You are on page 1of 10

“Pylon”

by Bruce Adams

First draft – August 2009


© Bruce Adams 2009
Pylon 1

Pylon

by Bruce Adams

(No set characters. No strict location. Dialogue interspersed with and carried
by movement sequences: to this end, the text may be adjusted as necessary.)

(A sense of a hospital.)

Beep. Beep. Beep. Beep. Beep.

A hundred machines all confirm the inevitable: another one beaten. They tell
us this every day:

Beeeep.

Aids and Alzheimer’s, leukaemias and lymphomas, fucking fucking cancer.

It ate her and she ate us. We came as fast we could.

Stay in school finish your homework she’ll still be there in an hour. She’s not
going anywhere now.

Her parents standing over her looking at us through glassy tears like we’re
betraying them by being here. Well she wanted us.

She fucking well wanted us. Not you two:

Cunts.

You beating ignoring neglecting cunts. Leave her be until you find the lump,
the tumour, the cancer. Then ship her off to the NHS. They can have her.

Rake in the benefits. The sympathy, the donations. The disability allowance.

Flat-screen TV, thirty-two inches, high definition. Sponsored by a nice fat


tumour.

And you bastards dare to cry for her and tell us to fuck off when we’ve spent
more time here this year than you’ve seen her in her whole life.

“Her whole life.” Completed. Past tense. Done.

Coffin, crematorium, a lifelong sob story. Nothing trumps the dead child card.
You won’t have to buy another round for as long as you live.
Pylon 2

I got Ds this year.

I got fired.

I have to see a therapist now.

We’ve all suffered. We’ve all been eaten.

But we did it selflessly. We’re not martyrs. We’re not you.

Will you kids leave us alone! Please! This is our time! We want to be alone
with our daughter! -

First time for everything.

- You can get a good look later. You can even bring a
camera, you sadistic little shits. Now fuck off!

Sob sob sob cry cry cry boo hoo boo hoo crocodile tears mix with the smell of
hospital disinfectant, and hell opens up.

We’ll leave you alone with your dead daughter. Enjoy her while she’s still
warm.

(The pylon.)

The hospital is a big big place – too big for the small small towns. So it’s
somewhere in the middle between the three of them – completely inaccessible,
but equally inaccessible.

The power comes from the city. Over the fields and into a substation.

This is where we come when she’s too tired to see us anymore.

When all the wires and machines and electrodes and needles and drips and
catheters and IVs get too much, and the beeping starts.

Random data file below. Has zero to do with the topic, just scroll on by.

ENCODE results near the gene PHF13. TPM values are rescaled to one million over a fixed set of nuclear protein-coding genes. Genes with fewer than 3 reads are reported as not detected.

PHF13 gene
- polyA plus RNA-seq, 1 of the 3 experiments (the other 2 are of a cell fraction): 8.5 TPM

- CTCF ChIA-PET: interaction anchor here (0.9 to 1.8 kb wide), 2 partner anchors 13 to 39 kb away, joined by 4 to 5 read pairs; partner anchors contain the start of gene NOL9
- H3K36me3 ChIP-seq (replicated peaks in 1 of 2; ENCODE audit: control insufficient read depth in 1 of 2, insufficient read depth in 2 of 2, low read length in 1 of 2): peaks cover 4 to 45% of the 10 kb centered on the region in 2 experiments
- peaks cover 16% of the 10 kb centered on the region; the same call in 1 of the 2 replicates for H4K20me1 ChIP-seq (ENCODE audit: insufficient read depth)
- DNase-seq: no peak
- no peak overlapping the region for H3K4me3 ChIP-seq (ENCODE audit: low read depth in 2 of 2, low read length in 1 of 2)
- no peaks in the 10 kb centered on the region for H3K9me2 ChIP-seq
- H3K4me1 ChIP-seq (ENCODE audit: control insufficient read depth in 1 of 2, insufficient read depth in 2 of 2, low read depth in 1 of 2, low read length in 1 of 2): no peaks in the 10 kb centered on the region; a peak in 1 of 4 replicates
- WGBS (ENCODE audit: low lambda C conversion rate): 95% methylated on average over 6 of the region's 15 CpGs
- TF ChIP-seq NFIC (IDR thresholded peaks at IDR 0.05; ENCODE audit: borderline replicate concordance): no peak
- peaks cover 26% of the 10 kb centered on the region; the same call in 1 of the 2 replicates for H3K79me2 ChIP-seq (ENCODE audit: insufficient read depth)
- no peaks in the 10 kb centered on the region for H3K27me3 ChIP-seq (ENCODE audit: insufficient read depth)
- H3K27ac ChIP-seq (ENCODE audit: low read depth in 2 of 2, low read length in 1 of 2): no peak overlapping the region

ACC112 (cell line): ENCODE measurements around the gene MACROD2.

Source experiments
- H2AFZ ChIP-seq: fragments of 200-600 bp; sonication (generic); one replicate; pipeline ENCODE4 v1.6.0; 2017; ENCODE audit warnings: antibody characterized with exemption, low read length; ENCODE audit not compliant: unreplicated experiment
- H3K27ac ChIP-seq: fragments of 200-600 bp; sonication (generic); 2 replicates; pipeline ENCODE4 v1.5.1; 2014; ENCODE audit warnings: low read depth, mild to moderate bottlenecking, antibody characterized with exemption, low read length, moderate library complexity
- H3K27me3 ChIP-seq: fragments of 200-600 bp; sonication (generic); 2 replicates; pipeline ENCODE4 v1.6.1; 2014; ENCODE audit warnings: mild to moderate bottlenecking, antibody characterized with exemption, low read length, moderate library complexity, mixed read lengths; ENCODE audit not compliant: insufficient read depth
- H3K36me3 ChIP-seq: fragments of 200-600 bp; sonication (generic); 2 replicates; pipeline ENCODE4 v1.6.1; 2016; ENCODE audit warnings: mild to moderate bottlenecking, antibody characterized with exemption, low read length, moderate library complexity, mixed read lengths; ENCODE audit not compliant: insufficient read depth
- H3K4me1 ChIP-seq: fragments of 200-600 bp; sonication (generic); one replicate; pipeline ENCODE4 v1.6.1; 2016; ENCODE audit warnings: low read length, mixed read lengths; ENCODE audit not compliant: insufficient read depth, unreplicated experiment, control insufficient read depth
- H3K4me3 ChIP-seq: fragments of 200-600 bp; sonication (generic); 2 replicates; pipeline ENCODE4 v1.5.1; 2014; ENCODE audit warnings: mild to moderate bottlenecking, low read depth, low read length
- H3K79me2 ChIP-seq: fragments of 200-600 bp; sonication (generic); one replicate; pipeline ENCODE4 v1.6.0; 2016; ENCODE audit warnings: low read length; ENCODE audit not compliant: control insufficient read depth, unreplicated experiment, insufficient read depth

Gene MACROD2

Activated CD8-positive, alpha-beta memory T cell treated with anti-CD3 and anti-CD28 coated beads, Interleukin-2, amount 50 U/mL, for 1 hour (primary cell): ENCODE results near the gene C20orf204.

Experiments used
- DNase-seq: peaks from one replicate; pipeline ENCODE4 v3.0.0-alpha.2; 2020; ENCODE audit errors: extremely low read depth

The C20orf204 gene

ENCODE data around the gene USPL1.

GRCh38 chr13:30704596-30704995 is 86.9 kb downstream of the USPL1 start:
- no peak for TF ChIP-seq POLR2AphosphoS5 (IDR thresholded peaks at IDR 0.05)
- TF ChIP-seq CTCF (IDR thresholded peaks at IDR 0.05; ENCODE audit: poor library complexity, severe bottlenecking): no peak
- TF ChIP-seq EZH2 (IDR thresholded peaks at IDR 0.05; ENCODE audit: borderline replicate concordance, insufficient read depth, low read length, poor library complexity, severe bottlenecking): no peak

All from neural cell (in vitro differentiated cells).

“Time to leave now. I think it’s time to leave.” “She needs her rest.”

Don’t want to go home. Can’t go home. No bus. Not for hours.

So we come here. We sit on the pylon. We sit with the power.

And this is the one place in the world where the truth is real. Where “hope for
the best” and “you never know” and “God’s on her side” and words like
Pylon 3

“unconfirmed” or “inconclusive” or “I wouldn’t like to say” or “I’m not


promising anything” mean fuck all.

This is the one place we’re allowed to say it. They mean: Fuck. All.

She can’t hear us here. Our parents can’t hear us here. The doctors aren’t
going to correct us and the nurses aren’t going to smile sympathetically and
touch our hands.

Her parents aren’t going to come barging in and demand privacy, followed by a
vodka perfume.

We sit with the current. We sit with the power. We sit with one hundred
thousand volts. And here – we feel in charge in control understood. Powerful.

DANGER OF DEATH. ELECTRICITY. KEEP OFF.

Of course we never go any higher than the barbed wire.

But what a fitting statement to follow us around. “Danger of death”. Warning


us, cautioning us, preparing us for what is to come. Yellow sign, buzzing
machinery, danger danger danger.

We can wallow in our own self-pity and not be selfish because there’s no-one
around to see us. Wipe tears, go home, eat tea, bounce into the ward all
smiles, all optimism.

It’s not getting us down. No not at all! No don’t be silly! We love coming to
see you! We want to make you better! You’re looking stronger every day.

You’re slipping away.

Bitch. Fight, bitch. Bitch bitch bitch bitch. Get better. Do it. Please.

Can’t you see through the act for once? See how fragile we are now? Do you
even know us anymore?